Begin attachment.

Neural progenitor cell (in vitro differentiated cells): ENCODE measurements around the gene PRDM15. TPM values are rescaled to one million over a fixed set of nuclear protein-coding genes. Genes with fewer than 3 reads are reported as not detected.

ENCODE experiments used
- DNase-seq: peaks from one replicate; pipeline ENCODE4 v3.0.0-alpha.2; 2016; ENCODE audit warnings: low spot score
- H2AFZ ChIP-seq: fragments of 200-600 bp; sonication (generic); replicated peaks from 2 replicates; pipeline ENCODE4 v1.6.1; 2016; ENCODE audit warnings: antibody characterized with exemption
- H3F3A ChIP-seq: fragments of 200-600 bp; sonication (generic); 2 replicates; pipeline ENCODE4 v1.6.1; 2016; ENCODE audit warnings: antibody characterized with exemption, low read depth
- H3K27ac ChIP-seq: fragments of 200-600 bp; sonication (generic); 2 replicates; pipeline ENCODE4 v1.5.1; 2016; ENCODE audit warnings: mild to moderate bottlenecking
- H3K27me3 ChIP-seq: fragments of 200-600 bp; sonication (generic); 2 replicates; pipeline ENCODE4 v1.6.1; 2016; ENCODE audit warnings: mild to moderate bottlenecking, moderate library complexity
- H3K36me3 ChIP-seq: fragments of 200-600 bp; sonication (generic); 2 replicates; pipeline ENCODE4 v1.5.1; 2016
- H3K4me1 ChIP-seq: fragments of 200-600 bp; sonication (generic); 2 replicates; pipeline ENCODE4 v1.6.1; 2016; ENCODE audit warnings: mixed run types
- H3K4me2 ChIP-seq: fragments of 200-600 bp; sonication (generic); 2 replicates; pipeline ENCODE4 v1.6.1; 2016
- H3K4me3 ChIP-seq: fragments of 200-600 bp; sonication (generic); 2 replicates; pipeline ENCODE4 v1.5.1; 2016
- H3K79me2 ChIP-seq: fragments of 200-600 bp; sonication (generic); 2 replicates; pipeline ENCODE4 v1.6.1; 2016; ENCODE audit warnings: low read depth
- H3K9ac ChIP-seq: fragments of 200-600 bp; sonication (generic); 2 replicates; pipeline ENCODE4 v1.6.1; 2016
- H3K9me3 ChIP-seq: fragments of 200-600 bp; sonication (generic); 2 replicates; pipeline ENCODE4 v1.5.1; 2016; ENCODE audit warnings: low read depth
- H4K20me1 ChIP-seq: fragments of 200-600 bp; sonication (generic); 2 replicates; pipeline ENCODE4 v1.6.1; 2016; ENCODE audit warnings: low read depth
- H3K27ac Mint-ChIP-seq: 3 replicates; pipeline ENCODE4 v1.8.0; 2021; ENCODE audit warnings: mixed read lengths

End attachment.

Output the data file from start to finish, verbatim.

Neural progenitor cell (in vitro differentiated cells): ENCODE measurements around the gene PRDM15. TPM values are rescaled to one million over a fixed set of nuclear protein-coding genes. Genes with fewer than 3 reads are reported as not detected.

ENCODE experiments used
- DNase-seq: peaks from one replicate; pipeline ENCODE4 v3.0.0-alpha.2; 2016; ENCODE audit warnings: low spot score
- H2AFZ ChIP-seq: fragments of 200-600 bp; sonication (generic); replicated peaks from 2 replicates; pipeline ENCODE4 v1.6.1; 2016; ENCODE audit warnings: antibody characterized with exemption
- H3F3A ChIP-seq: fragments of 200-600 bp; sonication (generic); 2 replicates; pipeline ENCODE4 v1.6.1; 2016; ENCODE audit warnings: antibody characterized with exemption, low read depth
- H3K27ac ChIP-seq: fragments of 200-600 bp; sonication (generic); 2 replicates; pipeline ENCODE4 v1.5.1; 2016; ENCODE audit warnings: mild to moderate bottlenecking
- H3K27me3 ChIP-seq: fragments of 200-600 bp; sonication (generic); 2 replicates; pipeline ENCODE4 v1.6.1; 2016; ENCODE audit warnings: mild to moderate bottlenecking, moderate library complexity
- H3K36me3 ChIP-seq: fragments of 200-600 bp; sonication (generic); 2 replicates; pipeline ENCODE4 v1.5.1; 2016
- H3K4me1 ChIP-seq: fragments of 200-600 bp; sonication (generic); 2 replicates; pipeline ENCODE4 v1.6.1; 2016; ENCODE audit warnings: mixed run types
- H3K4me2 ChIP-seq: fragments of 200-600 bp; sonication (generic); 2 replicates; pipeline ENCODE4 v1.6.1; 2016
- H3K4me3 ChIP-seq: fragments of 200-600 bp; sonication (generic); 2 replicates; pipeline ENCODE4 v1.5.1; 2016
- H3K79me2 ChIP-seq: fragments of 200-600 bp; sonication (generic); 2 replicates; pipeline ENCODE4 v1.6.1; 2016; ENCODE audit warnings: low read depth
- H3K9ac ChIP-seq: fragments of 200-600 bp; sonication (generic); 2 replicates; pipeline ENCODE4 v1.6.1; 2016
- H3K9me3 ChIP-seq: fragments of 200-600 bp; sonication (generic); 2 replicates; pipeline ENCODE4 v1.5.1; 2016; ENCODE audit warnings: low read depth
- H4K20me1 ChIP-seq: fragments of 200-600 bp; sonication (generic); 2 replicates; pipeline ENCODE4 v1.6.1; 2016; ENCODE audit warnings: low read depth
- H3K27ac Mint-ChIP-seq: 3 replicates; pipeline ENCODE4 v1.8.0; 2021; ENCODE audit warnings: mixed read lengths